ALL WORK AND ALL PLAY: Francisco 'Baby' Pignatari

Originally published in Issue 41 of The Rake, James Medd writes that Francisco ‘Baby’ Pignatari was not your average playboy. True, he enjoyed plenty of sexual conquests, and was harshly dismissive of some of the women in his life. He embraced danger and lived his life, as it’s said, ‘to the full’. But one thing set him apart: all the cash he burned through at night he earned through hard work during the day.

Brazilian industrialist and playboy millionaire Francisco Pignatari (Photo by Ralph Crane/The LIFE Picture Collection/Getty Images)

Playboys should not be complicated. However thick the veneer of sophistication, their very essence is to obey their natural instincts. Francisco ‘Baby’ Pignatari was the exception. He raised questions — chief among them: How? As in, how did he do it? When it comes to Porfirio Rubirosa, the Aga Khan or Pignatari’s other rivals from the postwar golden age of the international playboy, the answer is simple enough: others paid (either parents or lovers or both). But when Baby wrote off a speedboat, hired a plane to fly halfway around the world to amuse a new girlfriend, or rented eight suites at Paris’s Georges V, he paid for it himself.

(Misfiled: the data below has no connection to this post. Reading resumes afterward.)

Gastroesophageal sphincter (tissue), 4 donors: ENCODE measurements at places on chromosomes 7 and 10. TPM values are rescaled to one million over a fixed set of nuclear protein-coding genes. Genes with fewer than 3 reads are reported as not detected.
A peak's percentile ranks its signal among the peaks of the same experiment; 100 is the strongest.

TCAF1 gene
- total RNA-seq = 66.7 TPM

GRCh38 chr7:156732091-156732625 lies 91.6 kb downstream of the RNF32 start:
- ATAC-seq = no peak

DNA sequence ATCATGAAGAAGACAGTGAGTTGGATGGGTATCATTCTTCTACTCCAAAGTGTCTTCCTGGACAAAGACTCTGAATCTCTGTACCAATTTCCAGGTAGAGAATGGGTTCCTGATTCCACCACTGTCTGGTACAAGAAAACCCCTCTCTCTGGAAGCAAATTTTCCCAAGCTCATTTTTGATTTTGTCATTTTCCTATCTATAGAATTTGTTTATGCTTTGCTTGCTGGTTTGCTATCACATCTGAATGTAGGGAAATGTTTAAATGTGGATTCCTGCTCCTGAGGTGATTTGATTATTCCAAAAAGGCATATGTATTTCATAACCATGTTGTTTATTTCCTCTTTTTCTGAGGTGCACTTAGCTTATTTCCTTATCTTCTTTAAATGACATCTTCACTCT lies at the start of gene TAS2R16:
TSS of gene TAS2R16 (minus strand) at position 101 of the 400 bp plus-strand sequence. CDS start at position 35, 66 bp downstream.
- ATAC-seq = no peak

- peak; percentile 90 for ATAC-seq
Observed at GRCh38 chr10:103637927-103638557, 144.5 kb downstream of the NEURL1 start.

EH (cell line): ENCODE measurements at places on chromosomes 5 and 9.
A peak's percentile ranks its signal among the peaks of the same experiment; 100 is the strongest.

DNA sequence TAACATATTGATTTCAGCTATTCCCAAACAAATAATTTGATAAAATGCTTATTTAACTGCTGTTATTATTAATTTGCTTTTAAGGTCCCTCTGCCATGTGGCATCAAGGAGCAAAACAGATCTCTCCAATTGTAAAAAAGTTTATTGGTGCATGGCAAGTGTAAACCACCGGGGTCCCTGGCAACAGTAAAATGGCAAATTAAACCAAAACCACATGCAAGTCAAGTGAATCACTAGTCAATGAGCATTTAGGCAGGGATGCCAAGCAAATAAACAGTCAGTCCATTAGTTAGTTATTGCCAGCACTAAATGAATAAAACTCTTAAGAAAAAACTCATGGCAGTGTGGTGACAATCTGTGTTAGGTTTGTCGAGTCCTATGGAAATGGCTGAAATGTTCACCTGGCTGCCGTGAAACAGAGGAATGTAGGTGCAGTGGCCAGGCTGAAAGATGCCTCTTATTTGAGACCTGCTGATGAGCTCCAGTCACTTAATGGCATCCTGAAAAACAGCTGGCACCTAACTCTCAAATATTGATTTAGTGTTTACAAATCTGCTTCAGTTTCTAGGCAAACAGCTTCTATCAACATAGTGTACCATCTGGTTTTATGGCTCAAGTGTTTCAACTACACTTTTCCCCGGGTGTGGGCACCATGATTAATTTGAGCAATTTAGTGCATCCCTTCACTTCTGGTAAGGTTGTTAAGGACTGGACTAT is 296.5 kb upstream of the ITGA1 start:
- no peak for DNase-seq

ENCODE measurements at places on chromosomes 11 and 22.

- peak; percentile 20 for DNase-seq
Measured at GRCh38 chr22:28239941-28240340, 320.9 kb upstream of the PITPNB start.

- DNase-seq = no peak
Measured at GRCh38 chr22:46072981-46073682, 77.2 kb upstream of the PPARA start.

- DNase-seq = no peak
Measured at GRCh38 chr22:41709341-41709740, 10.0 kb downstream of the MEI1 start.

And this was not with money made by wandering in front of a camera or applying a splash of paint to canvas. At the height of his international misadventures in the 1950s and sixties, when he had a glass engraved with that unfortunate nickname (the gift of an English nanny) in every club in any city in the world worth visiting, Baby was running Brazil’s third-largest business, employing 10,000 workers, responsible for multi-million deals, strategy and investment in new markets. Again: how? At home in São Paulo, the police chief long believed there were in fact two Pignataris: the hard-working industrialist Francisco and his spoiled playboy son Baby. Perhaps, on one level, he was right.

One of the secrets of Baby’s success was his ability to do without sleep. He never wasted more than four hours a night unconscious. During the remaining 20, he barely kept still. To call him a man of action would be like labelling an atomic bomb a potential hazard: it was simply what he was for. “I must do something dangerous when I feel restless,” he confided to Life magazine in 1958, going on to explain that he felt restless all the time. “I don’t like watching other people do anything. I only want to do things myself. If you are sitting at this table talking to someone else, I will not hear you. I only hear when I am talking.”

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James Medd

Published

February 2021

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